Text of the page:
Manichean comes from Manichaeism, a third-century Persian religion incorporating Christian, Zoroastrian, Pagan and Gnostic elements, but ultimately espousing an extreme worldview involving an epic struggle between the forces of good and evil. In modern terms, Manichean refers to a dualistic philosophy incorporating black and white thinking, or simply a viewpoint which excludes, or even dismisses, the idea of any moral grey area.
Some years ago, I was having a tense conversation with a soon-to-be ex-boyfriend, whose lawyer was fighting off the collections department of a large corporation. The lawyer, who was working for free, had advised him to lie for a better chance of settlement (doubtless the lawyer used plausibly deniable language, as lawyers always counsel their clients to tell the truth). For me, it helped to shift this man’s role in my life from current to ex; it was the wrong moral choice to commit perjury, even when it was a “victimless” crime, and I told him, using far more direct language than his lawyer had.
“So, you just think we should all just roll over and let the corporations run roughshod over us?” he snapped.
Any student of debate will recognize this as a “straw man” argument, where an absurd over-exaggeration of the opponent’s viewpoint is used to denigrate their whole line of argument. Like the “slippery slope” fallacy, this form of false logic relies on the idea of black-and-white thinking, where something can be one or the other, but never both, and one is either willing to commit a felony for the “right” cause, or one is shaking hands with the enemy – there is literally no middle ground.
High-control groups and even abusive individuals often use Manichean thinking to create double binds with which to ensnare their victims: You’re either with us or against us; Either you toe the line and ignore your disbelieving family member, or Jehovah will be angry with you; Either you spend time only with me, or you’re an out of control slut; Either you think our leader is wonderful, or you hate our group and everything it stands for (and should be harassed as an enemy of all that is good and right).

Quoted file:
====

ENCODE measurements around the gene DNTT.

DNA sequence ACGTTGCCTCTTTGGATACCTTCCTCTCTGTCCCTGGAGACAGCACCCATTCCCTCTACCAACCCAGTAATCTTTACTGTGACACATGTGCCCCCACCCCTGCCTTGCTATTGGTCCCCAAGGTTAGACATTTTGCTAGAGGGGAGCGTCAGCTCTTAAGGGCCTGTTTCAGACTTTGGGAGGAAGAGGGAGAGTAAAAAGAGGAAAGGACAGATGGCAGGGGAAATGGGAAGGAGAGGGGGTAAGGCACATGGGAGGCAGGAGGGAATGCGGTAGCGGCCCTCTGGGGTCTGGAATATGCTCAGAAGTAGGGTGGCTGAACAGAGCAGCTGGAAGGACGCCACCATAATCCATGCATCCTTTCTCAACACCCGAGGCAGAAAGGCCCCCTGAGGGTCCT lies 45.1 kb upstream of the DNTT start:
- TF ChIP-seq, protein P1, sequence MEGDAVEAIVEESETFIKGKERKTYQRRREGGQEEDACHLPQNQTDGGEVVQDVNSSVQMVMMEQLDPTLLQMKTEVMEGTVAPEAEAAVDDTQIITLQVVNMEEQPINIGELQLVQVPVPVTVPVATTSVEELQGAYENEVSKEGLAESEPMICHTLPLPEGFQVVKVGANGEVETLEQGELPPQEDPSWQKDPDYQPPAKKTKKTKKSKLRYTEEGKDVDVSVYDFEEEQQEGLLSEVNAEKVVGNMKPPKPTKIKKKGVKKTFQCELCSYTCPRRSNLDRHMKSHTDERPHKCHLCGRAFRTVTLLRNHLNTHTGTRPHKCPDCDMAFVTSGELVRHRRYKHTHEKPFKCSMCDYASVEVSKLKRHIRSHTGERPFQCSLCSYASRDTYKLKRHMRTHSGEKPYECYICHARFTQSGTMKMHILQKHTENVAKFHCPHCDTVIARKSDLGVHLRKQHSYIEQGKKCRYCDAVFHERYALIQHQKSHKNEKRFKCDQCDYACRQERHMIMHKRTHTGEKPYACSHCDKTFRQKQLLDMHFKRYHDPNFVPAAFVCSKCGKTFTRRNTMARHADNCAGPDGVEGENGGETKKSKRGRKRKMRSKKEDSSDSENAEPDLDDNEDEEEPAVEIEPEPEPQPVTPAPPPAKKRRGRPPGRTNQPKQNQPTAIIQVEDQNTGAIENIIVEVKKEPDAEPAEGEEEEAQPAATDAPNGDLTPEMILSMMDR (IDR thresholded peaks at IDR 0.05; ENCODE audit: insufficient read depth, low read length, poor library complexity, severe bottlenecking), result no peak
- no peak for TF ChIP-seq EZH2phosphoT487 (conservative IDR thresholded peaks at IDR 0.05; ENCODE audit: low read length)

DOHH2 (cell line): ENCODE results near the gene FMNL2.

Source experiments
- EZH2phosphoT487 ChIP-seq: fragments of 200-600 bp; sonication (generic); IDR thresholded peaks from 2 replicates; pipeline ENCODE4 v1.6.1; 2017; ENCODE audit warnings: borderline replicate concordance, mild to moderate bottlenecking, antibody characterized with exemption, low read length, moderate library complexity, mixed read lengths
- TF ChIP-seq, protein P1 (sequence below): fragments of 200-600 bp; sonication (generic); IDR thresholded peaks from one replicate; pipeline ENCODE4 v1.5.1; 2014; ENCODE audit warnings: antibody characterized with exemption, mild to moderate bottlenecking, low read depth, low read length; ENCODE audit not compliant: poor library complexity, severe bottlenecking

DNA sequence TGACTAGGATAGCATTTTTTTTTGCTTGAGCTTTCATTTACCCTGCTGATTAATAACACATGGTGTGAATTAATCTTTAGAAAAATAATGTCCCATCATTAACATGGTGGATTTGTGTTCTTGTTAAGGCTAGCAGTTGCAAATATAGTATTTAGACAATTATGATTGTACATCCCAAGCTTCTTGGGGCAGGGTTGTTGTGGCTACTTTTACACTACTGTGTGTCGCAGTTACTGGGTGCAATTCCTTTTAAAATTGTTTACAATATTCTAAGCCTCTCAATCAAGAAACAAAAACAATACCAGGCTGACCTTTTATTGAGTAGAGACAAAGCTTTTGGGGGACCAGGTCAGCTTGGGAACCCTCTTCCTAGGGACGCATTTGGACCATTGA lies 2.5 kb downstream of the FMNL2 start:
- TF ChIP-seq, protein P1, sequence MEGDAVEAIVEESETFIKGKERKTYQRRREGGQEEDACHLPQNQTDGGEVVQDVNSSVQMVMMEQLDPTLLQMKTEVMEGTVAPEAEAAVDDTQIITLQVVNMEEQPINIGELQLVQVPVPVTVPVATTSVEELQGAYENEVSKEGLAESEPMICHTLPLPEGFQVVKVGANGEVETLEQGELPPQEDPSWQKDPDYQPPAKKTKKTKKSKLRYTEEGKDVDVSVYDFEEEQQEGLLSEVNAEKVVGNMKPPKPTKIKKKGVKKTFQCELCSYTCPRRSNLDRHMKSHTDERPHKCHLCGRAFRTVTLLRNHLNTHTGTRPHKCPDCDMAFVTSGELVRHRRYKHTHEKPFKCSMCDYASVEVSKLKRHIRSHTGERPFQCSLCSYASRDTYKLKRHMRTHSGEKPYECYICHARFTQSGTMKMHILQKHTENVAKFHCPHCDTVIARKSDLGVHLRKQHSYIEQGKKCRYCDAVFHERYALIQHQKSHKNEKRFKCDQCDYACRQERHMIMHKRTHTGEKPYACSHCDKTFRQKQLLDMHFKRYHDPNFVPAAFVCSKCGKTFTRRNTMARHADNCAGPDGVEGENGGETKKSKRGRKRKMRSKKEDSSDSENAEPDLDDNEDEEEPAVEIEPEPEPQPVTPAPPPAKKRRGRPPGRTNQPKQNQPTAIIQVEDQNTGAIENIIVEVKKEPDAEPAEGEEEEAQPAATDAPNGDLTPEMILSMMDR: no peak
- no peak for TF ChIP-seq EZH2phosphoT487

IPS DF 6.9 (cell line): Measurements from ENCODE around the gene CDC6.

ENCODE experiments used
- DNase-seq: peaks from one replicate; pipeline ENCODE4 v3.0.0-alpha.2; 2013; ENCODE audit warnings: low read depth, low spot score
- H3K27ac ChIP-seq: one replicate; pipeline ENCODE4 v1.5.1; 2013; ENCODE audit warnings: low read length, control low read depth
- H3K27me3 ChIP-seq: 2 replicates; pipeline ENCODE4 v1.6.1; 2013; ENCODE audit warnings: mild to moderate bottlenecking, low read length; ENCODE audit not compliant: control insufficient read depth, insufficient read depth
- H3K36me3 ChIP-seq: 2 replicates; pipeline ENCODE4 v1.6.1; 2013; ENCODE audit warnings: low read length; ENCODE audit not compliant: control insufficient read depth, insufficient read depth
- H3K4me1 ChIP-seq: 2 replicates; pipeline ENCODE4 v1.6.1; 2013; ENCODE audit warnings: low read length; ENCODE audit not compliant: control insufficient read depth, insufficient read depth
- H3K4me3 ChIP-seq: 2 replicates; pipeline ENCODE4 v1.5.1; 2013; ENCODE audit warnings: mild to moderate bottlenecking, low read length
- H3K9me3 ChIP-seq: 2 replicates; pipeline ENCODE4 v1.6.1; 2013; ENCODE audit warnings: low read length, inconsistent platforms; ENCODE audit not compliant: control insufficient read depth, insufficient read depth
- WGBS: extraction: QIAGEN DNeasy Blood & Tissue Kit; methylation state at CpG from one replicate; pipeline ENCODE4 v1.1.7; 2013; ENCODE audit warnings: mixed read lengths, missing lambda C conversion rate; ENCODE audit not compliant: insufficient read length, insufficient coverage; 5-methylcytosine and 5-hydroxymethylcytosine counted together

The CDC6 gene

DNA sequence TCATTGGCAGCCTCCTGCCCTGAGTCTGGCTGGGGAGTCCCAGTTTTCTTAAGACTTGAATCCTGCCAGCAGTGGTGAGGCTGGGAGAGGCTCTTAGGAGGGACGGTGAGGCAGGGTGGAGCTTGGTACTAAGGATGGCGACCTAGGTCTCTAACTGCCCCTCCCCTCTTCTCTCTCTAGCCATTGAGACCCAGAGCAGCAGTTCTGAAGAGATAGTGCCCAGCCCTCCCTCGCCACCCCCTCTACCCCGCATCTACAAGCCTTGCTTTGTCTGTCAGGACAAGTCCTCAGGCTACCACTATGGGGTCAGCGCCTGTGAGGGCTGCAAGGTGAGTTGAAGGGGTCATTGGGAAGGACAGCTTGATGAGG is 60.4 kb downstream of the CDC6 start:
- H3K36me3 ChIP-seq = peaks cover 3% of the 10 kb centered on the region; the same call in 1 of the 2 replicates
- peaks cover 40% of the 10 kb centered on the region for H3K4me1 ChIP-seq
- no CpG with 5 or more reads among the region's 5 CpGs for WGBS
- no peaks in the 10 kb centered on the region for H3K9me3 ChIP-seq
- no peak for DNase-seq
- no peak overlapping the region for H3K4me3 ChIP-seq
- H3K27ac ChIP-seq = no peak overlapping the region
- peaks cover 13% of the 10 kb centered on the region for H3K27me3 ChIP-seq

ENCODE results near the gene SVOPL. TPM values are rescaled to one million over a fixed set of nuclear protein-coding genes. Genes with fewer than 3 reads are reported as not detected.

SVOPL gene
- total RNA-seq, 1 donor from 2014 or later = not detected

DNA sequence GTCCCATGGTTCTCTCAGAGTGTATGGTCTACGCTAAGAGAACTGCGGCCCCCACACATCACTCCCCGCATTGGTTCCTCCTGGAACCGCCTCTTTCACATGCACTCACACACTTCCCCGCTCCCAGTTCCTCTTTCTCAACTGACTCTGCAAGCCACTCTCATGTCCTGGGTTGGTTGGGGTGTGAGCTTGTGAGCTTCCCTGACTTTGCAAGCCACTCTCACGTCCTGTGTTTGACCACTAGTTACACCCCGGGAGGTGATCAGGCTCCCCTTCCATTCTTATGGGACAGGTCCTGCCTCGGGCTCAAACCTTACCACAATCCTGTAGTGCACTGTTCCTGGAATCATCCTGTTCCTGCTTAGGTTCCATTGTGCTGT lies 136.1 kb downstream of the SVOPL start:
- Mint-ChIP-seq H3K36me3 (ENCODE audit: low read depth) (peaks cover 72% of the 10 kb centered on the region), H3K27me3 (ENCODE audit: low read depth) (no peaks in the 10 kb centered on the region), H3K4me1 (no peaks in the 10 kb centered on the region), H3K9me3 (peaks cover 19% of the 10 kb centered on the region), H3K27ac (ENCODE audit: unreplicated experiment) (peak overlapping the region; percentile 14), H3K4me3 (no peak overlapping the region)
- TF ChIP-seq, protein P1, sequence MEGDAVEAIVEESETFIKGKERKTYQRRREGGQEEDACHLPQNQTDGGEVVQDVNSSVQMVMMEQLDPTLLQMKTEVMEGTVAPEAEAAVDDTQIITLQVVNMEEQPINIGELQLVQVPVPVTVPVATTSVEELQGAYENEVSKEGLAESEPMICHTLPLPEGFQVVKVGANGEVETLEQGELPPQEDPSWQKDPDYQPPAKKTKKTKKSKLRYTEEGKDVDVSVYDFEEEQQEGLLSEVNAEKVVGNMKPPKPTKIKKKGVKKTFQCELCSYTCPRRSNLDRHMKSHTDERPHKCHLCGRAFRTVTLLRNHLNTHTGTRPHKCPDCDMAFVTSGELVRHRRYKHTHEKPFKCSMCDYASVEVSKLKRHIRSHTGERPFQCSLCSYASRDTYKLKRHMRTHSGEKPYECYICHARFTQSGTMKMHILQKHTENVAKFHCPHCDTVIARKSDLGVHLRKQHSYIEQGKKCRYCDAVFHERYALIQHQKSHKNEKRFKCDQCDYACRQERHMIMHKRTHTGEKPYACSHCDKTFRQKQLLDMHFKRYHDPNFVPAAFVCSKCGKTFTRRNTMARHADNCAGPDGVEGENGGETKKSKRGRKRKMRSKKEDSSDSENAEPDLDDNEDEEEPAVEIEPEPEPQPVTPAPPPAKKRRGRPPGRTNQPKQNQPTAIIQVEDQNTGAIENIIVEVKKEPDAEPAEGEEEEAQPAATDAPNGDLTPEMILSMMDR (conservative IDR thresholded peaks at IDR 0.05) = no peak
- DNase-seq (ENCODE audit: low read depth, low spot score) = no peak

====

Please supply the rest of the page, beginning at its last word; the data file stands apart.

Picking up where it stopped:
Now, I could also be tasked with holding a “black-or-white” viewpoint in stating flatly that perjury is wrong, but although I cannot conceive of such a situation, I am willing to concede that it might – just might – be the acceptable moral choice, but it would have to be a very serious matter: such as if perjuring oneself was going to prevent, say, a genocidal massacre, or some sort of global disaster, or at the very least, keep them from making another “Pirates of the Caribbean” sequel. Simply put, I am open for debate, even in hypotheticals.
A Manichean system, however, is never open for debate. Or, rather, believers will “debate” you happily, but there is no recognition of your views or your evidence. This is negative fervor, that zealous state where belief is all-encompassing and everything centers upon that belief. There is no room for other opinions or possibilities; speaking out against the abuses of a group is tantamount to a slap in the face to every member, having compassion for an enemy’s child is to let evil into the ranks, not shouting yourself hoarse at the rally means you don’t really believe in the Cause. It’s all or nothing, and you MUST commit completely; to do anything else is akin to treachery. As Yuval Laor says, the group or relationship is viewed like a child; it is a very bad idea to suggest that there is anything imperfect about a child to the child’s parent.
Once the world is so vastly simplified, any action, no matter how horrible out of context, becomes acceptable, even laudable, when committed for the perceived good of the group. Civil rights are suppressed, and whole populations are relegated to sub-humanity. Extremist, Manichean thinking is a foundation of undue influence.
What do you think about this article? Do you agree? Do you have a story about Manichean thinking that you’d like to share? We’d love to hear from you!